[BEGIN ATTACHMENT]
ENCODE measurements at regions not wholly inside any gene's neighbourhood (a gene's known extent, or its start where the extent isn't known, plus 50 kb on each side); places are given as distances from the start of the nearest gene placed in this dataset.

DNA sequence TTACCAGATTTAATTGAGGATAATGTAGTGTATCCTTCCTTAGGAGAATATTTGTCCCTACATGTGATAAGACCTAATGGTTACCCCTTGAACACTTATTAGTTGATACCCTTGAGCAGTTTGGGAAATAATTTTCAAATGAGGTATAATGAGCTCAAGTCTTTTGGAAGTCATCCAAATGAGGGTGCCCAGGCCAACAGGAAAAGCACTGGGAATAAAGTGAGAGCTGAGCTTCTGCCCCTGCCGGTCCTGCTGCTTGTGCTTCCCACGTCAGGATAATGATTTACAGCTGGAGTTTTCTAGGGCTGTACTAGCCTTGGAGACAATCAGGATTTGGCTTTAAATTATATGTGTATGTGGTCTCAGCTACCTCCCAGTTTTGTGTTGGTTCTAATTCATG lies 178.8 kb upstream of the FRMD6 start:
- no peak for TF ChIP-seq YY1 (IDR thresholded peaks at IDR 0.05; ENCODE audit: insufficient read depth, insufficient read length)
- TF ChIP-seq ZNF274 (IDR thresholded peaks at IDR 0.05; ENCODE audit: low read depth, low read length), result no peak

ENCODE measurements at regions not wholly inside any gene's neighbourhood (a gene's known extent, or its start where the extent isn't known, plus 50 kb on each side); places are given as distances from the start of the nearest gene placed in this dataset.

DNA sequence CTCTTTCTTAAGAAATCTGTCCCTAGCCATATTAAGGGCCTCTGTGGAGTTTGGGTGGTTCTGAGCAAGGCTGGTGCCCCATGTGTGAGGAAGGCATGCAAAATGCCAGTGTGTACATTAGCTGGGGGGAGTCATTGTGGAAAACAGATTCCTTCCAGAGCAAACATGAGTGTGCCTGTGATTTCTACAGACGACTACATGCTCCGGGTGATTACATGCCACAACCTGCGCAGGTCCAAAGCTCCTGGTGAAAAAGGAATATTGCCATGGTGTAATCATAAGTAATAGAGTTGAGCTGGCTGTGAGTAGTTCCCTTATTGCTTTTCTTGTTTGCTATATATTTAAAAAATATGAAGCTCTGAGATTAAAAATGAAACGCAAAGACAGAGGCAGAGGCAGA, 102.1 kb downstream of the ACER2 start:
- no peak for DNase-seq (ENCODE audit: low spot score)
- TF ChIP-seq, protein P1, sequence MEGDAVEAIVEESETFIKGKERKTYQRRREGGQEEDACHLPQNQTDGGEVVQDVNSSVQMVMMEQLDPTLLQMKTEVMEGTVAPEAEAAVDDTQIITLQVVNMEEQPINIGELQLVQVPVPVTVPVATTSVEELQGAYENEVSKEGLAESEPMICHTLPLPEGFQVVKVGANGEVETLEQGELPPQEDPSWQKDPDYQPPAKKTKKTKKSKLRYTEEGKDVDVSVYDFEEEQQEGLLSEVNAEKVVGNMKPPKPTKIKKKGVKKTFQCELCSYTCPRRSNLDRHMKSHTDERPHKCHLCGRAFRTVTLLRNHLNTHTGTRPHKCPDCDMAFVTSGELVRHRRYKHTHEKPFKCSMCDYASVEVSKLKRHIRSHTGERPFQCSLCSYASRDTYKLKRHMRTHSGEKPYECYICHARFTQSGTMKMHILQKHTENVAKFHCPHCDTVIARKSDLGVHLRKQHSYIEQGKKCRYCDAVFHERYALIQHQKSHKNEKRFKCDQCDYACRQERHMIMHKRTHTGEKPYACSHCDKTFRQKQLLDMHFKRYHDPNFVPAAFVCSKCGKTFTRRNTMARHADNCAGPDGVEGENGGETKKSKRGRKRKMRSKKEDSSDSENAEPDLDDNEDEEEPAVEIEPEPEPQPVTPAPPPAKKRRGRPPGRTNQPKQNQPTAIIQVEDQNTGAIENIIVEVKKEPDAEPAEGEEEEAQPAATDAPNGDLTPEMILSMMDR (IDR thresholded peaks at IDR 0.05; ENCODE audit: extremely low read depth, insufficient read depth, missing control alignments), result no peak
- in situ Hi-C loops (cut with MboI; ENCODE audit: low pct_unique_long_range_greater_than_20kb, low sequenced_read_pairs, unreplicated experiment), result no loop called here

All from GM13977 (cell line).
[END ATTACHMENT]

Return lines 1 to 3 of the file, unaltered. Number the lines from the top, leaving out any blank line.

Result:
ENCODE measurements at regions not wholly inside any gene's neighbourhood (a gene's known extent, or its start where the extent isn't known, plus 50 kb on each side); places are given as distances from the start of the nearest gene placed in this dataset.

DNA sequence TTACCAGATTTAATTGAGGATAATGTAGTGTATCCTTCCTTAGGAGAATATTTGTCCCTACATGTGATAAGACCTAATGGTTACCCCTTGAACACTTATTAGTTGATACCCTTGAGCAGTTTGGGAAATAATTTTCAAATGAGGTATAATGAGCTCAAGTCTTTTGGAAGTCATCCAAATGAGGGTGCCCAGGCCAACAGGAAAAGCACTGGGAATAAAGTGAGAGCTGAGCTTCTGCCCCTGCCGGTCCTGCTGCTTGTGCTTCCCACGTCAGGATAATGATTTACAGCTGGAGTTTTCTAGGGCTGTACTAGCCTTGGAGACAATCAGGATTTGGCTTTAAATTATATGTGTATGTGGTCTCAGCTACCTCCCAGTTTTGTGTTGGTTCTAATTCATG lies 178.8 kb upstream of the FRMD6 start:
- no peak for TF ChIP-seq YY1 (IDR thresholded peaks at IDR 0.05; ENCODE audit: insufficient read depth, insufficient read length)